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Social Status Techniques
"How well we communicate is determined not by how well we say things but how well we are understood," - Andrew Grove.
In the previous article I described status as the currency of human communication, and mentioned how useful it is to be able to adapt your status to your social environment and your goals. Today I continue by looking at a few ways to immediately and effectively change your status.
Status signals developed millions of years ago as a way of communicating the pecking order without getting into a fight. You can observe them easily in any pack mammal. The signals are tied directly to showing fear or fearlessness. When you close your body by bending the back, lowering the head and crossing arms, you protect yourself - communicating discomfort, fear and lower status. When you open up by straightening out, moving shoulders back, lifting the head, you expose vital, soft organs like throat, heart, belly - showing fearlessness and higher status.
Status is basically territorial, so a one sentence answer to increasing your status is to take more space, and to lowering your status is to take less space. For example, if you stand with your feet shoulder-width apart, you communicate higher status. If you put your feet together, you show lower status. Games of status are often fun to watch. I saw Slava's Snow Show recently, a wonderful clown show for grownups. The clowns in the show very clearly communicated status by growing and shrinking in size, taking more or less space.
More generally status changes whenever the body speaks through moving, gesturing, fidgeting, scratching, vocal inflections. When you develop enough sensitivity, you get to watch exceedingly sophisticated status performances played out everyday in cafes, on the street, at the workplace. You can also tell tons about people and their relationships from a few minutes of observation without having to hear anything said.
The most powerful way to communicate your status is with your eyes. Staring is commonly interpreted as aggression, and in many parts of the world even a few seconds of eye contact can get you into a lot of trouble. The way that you break off eye contact is also crucial. Looking down is a sign of submission. Shifting your eyes horizontally or up is neutral. Breaking off an eye contact completely is higher status than glancing back momentarily (as if seeking approval).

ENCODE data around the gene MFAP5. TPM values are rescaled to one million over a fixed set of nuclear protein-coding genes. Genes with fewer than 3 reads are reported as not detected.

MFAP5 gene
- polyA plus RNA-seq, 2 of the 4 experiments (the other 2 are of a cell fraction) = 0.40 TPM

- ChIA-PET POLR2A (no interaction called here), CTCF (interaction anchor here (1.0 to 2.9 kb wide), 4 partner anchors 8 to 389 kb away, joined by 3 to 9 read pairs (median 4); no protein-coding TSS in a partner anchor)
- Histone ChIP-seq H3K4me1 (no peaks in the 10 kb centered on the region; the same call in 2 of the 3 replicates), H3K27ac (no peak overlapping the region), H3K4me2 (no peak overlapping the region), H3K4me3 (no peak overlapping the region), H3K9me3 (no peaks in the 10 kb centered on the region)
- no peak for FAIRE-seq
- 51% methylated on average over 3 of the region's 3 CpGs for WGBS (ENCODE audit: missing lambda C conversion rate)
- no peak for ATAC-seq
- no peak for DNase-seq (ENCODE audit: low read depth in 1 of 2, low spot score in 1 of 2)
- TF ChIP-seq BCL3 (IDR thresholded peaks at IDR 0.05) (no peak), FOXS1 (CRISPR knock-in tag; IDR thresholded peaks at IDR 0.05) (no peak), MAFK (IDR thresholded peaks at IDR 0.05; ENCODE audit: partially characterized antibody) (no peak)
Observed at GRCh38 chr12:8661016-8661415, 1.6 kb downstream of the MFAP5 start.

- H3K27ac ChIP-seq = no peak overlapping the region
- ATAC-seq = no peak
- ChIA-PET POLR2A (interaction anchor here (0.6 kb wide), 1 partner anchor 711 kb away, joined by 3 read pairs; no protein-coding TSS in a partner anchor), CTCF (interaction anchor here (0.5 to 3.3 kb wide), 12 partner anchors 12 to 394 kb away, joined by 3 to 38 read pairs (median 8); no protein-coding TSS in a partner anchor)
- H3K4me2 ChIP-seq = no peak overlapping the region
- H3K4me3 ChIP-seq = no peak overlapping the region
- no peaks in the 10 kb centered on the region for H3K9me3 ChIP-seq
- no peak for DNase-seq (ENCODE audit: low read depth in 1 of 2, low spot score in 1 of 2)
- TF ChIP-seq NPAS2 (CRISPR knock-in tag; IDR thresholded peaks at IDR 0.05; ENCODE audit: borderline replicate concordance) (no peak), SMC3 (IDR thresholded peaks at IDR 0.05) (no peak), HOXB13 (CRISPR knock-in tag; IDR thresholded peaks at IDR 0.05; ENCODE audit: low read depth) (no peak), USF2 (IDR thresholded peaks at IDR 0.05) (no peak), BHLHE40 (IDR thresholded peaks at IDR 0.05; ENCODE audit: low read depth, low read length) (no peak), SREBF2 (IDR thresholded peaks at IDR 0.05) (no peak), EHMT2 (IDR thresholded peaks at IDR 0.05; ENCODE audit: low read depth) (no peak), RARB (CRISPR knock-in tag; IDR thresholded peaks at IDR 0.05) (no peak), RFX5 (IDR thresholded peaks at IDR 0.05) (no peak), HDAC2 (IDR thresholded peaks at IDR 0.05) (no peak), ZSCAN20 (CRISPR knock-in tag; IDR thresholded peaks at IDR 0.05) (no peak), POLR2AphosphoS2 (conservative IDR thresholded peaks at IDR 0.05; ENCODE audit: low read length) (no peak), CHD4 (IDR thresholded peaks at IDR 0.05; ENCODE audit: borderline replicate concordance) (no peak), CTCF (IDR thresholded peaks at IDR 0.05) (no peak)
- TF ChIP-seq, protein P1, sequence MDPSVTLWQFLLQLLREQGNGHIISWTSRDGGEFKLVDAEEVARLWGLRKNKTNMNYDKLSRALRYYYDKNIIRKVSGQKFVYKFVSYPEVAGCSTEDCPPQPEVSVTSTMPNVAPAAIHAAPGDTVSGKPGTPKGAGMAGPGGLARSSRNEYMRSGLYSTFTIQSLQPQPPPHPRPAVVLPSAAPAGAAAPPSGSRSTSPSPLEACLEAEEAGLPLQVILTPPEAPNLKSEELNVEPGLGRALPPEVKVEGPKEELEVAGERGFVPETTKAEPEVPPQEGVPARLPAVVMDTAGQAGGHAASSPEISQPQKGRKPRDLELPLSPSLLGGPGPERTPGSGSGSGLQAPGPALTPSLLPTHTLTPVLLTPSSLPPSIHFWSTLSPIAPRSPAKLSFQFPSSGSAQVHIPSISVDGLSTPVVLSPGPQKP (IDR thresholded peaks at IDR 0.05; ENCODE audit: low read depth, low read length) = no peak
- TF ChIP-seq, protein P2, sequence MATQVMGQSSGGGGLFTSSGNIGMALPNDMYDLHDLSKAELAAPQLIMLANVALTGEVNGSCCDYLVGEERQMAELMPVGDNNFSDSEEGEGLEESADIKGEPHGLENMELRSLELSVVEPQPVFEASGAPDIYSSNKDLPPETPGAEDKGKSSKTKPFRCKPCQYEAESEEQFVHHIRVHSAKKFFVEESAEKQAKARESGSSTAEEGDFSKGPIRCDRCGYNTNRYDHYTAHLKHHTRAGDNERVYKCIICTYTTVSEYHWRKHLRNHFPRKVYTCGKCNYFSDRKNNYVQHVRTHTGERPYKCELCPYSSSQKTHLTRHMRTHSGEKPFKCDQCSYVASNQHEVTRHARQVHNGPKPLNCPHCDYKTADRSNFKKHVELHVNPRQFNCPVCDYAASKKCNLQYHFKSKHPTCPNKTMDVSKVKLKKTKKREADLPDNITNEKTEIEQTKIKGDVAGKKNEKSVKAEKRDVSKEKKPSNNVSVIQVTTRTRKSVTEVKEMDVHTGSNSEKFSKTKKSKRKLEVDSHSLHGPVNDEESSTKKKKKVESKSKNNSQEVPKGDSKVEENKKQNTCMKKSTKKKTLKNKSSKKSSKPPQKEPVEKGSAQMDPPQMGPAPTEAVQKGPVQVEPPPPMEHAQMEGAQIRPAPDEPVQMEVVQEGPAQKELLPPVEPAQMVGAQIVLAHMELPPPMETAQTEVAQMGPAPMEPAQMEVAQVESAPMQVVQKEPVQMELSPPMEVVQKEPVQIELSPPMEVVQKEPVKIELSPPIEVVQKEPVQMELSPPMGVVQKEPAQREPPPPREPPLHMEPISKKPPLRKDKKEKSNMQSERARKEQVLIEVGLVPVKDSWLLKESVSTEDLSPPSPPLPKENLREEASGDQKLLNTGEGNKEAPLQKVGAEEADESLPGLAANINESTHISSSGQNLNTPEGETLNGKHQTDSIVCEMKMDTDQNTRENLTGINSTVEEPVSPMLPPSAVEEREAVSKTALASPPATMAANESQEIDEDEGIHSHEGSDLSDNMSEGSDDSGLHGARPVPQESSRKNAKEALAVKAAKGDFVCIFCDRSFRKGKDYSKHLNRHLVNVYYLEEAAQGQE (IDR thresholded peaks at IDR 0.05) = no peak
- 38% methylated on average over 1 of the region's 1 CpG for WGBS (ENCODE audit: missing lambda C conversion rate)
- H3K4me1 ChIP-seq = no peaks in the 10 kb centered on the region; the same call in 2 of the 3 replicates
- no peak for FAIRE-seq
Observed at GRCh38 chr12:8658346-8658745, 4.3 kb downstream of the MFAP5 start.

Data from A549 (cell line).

Eye games are especially evident and potent in flirting and courtship. Next time you are in a bar, watch how a woman indicates her interest in a man. She gives a lot of nonverbal cues, but the heavy artillery are the eyes: how they move, how long they stay focused, where and how they move away. Also watch how that man then competes with others for her attention.
Status applies not only to interpersonal communication, but to our interactions with objects as well. The king has a higher status than his throne, while king's servants have less status than the throne. So while the king might easily kick the throne in angst, his servant has to gently wipe off the dust. And how many of us have seen people with lower status than their cars, who protect it even at their own expense (quick status test: would you step on the hood of your car to reach an upper shelf in your garage?). I know someone who is lower status than her gloves. I have seen her remove gloves when taking hold of an old rusty pipe and cut the skin on her hands, but save gloves from the dirt.
Effective communicators have great flexibility in their status and use it as a tool to create rapport, to move people, to get their ideas heard. Unfortunately it is all too easy to judge based on status and overlook the real person beneath the appearance. Great companies promote their employees based on their performance, not on their status. However, there are certain types of jobs that require high status - company spokespeople for example, such as CEOs and PR representatives.
Another way to understand status is to become aware of your personal boundaries. In the next article I will speak about personal boundaries that affect your interpersonal relationships and your health.
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May You Be Happy!
- Arman Darini, Ph.D.
About the Author: Arman Darini, Ph.D. is the director of Holographic University, the author of weekly Tips for Creating an Extraordinary and Meaningful Life, and a certified international NLP Trainer. As the leader of a dynamic team of Life Trainers and Coaches, Arman's motto is "I don't believe in your limitations". To learn more about Arman, visit ArmanDarini.com